Tag Archives: Chronic Pain

So not self-helpful…

I think I may have PTSD when it comes to self-help books, books on migraines, or generally any written device intended to explain to me how to make my current state in life better.

I have been trying to unwrap why I loathe self-help lately and I have hit upon a theory. It’s a relatively new theory so bear with me but here we go.

Ours is a society of the quick fix. If we have a cold and can’t sleep we take NyQuil. If we have a cold and need to go to work we take DayQuil. What we don’t do is rest long enough for our bodies to battle the cold on their own.

Due to our quick fix mentality we have a tendency to offer solutions to the people in our lives who express problems. We rarely actually commiserate. It’s not because we don’t feel sympathy or even empathy for them, but our language of caring has morphed over time from listening and empathizing to offering solutions.

As a migraine sufferer I have had a lot of experience on the receiving end of solutions. It doesn’t bother me from friends or family but it’s the complete strangers that make me crazy. Usually when I meet someone and they find out I have migraines I get asked my entire medical history by someone without a medical degree because their fourth cousin once removed has migraines and maybe they can mention something my nationally recognized neurologist hasn’t thought of yet. It is exhausting and not a way I want to spend one of the rare times I actually leave my house to go out into the world.

I think this is why I hate self-help mechanisms. Rather than listening to each other, talking about our feelings, and creating deep, strong bonds of friendship we are offering other people’s takes on our interpretations of someone else’s problem.

Meet someone at a party going through a divorce? Offer them this book. Got a brother with MS? Here’s a book on how one person worked through their experience with it. Children being… children? Here’s a book on how to parent in a way the person who wrote the book likes most.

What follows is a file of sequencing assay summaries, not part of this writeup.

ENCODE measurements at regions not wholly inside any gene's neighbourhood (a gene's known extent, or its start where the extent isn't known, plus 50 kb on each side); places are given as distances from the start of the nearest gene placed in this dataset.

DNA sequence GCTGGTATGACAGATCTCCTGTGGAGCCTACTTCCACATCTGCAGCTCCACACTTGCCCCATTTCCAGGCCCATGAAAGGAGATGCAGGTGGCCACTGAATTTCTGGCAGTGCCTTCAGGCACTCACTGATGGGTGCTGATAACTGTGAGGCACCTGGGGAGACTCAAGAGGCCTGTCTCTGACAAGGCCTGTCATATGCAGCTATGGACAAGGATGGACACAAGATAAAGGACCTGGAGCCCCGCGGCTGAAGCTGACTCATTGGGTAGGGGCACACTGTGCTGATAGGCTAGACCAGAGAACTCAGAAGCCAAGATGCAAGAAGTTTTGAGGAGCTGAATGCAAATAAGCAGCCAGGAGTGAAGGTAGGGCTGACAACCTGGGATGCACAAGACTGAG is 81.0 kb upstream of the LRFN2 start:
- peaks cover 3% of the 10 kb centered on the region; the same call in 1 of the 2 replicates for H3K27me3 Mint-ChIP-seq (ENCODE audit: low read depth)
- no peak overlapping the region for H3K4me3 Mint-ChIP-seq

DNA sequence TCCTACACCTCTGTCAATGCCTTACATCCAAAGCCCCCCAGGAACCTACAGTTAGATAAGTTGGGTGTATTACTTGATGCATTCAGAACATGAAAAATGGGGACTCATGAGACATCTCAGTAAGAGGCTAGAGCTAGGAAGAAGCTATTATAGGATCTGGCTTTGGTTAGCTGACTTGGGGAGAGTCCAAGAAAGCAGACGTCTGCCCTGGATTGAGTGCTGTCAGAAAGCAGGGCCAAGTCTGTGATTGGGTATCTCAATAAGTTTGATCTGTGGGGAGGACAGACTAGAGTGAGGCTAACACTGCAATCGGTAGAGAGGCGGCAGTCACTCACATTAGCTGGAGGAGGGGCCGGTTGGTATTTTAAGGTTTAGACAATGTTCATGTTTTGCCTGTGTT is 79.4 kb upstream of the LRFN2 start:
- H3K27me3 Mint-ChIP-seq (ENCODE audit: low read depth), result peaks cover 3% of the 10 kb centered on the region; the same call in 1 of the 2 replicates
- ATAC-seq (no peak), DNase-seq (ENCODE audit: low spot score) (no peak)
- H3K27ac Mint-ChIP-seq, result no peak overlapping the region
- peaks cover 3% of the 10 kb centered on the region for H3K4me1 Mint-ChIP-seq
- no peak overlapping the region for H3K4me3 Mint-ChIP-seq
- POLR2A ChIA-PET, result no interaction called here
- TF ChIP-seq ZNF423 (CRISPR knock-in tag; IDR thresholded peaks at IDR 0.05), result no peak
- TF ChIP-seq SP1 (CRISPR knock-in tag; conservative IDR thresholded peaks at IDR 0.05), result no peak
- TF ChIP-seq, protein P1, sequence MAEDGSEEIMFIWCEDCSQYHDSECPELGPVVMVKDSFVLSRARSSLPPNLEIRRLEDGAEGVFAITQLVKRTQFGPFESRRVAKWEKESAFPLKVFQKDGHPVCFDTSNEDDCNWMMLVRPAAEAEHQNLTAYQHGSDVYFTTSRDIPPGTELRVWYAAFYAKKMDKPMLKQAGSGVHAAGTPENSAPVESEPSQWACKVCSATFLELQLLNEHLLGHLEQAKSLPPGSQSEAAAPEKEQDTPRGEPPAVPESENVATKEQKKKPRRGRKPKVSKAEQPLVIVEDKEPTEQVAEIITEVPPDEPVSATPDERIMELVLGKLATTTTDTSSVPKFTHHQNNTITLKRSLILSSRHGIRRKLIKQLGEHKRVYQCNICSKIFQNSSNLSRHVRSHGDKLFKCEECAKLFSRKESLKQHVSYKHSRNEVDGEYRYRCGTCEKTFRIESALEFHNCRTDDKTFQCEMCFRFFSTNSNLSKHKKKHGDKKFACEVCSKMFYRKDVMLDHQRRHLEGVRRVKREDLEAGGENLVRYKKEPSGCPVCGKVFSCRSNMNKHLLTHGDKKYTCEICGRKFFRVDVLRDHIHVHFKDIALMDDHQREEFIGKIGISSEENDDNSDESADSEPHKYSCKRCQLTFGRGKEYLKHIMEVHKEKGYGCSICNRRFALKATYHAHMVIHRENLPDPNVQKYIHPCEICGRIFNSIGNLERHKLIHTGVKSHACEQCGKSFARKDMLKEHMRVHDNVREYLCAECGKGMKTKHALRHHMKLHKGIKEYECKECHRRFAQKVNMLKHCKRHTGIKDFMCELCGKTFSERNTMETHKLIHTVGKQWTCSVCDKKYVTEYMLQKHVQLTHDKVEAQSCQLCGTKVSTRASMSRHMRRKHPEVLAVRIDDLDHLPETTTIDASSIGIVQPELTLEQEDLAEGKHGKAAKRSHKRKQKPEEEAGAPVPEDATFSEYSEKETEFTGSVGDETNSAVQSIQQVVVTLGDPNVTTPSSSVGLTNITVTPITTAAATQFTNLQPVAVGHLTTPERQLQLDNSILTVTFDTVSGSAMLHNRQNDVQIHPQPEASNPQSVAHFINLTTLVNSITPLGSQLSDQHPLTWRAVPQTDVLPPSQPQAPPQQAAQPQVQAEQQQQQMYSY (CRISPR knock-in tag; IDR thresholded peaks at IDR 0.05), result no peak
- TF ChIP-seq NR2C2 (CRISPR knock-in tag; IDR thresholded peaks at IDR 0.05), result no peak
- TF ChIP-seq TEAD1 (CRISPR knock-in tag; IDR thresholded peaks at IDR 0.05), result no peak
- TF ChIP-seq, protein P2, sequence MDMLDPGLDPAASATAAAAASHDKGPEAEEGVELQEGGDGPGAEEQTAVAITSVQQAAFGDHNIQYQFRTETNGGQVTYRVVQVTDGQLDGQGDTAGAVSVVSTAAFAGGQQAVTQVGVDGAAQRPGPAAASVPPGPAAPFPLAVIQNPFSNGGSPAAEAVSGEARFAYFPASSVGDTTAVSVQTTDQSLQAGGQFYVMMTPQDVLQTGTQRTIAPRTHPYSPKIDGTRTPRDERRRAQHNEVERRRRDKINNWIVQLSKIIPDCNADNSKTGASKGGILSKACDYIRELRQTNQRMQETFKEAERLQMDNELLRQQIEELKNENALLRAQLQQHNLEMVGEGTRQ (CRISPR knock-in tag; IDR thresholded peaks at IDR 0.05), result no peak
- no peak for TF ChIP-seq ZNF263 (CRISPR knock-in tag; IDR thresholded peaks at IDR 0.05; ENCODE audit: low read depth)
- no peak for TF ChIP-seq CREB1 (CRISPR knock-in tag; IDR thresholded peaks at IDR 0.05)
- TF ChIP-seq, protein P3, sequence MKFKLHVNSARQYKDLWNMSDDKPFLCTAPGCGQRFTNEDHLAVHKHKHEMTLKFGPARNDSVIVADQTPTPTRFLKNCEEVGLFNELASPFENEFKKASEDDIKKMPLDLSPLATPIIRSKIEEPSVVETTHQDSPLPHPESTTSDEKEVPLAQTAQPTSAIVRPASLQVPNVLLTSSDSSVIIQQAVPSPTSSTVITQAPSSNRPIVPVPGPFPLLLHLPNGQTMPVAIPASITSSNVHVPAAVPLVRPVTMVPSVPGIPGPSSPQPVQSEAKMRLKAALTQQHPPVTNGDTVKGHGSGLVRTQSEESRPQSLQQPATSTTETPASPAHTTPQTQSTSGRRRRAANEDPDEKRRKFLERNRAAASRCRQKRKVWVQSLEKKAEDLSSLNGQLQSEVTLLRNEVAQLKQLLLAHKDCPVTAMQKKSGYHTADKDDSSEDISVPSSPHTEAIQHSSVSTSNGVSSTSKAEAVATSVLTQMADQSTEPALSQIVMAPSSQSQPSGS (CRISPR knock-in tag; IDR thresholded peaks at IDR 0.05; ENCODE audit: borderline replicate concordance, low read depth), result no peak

Now I am not saying seeking self-help is a bad thing. Personally, if you want to read books on parenting, relationships, investing, whatever medical diseases you may have, and that helps you handle life, go for it with my blessing! There is nothing wrong in my mind about seeking out information.

What upsets me is offering these unsolicited solutions to others in lieu of care.

I get it, caring is hard. It’s time consuming, it takes real listening and empathizing to truly succeed at it and none of us have the time or the energy.

Is that last part true though? Would we find consoling someone less tiring if we did it more often? Could it be we are out of practice and therefore it seems more tiring and time consuming then it truly is?

Here’s my truth: My best memories are from times when I opened up my mind and heart and joined someone in their hardships. Really joined them. Crawled down into the hole they were stuck in and sat with them for a while. I have been blessed enough to build truly amazing relationships with people because I was simply sitting with them and listening when they were having a hard day.

Sometimes the way to be the most helpful is to offer no help whatsoever.

Misery loves company…

I met another migraine sufferer last night and he and I spent a few hours discussing various symptoms, treatments, and attitudes about migraines.

It was wonderful.

It puts me in an odd place to feel happiness at learning someone else is going through this. I recognize it’s not that I would wish this on anyone so much as it is having the opportunity to discuss my situation with someone who truly understands it. Talking triptans and DHE derivatives and triggers with anyone who doesn’t have migraines doesn’t seem like a good plan.

Truthfully, discussing migraines with people who don’t have migraines isn’t usually a good plan. I either get the infamous “Have you tried…” or I get “Wow. How do you do it? I couldn’t do that.” The former is something I sit through because everyone means well and is trying to help. The latter just makes me feel badly. I’m no superhero. I do it because the other option is to die.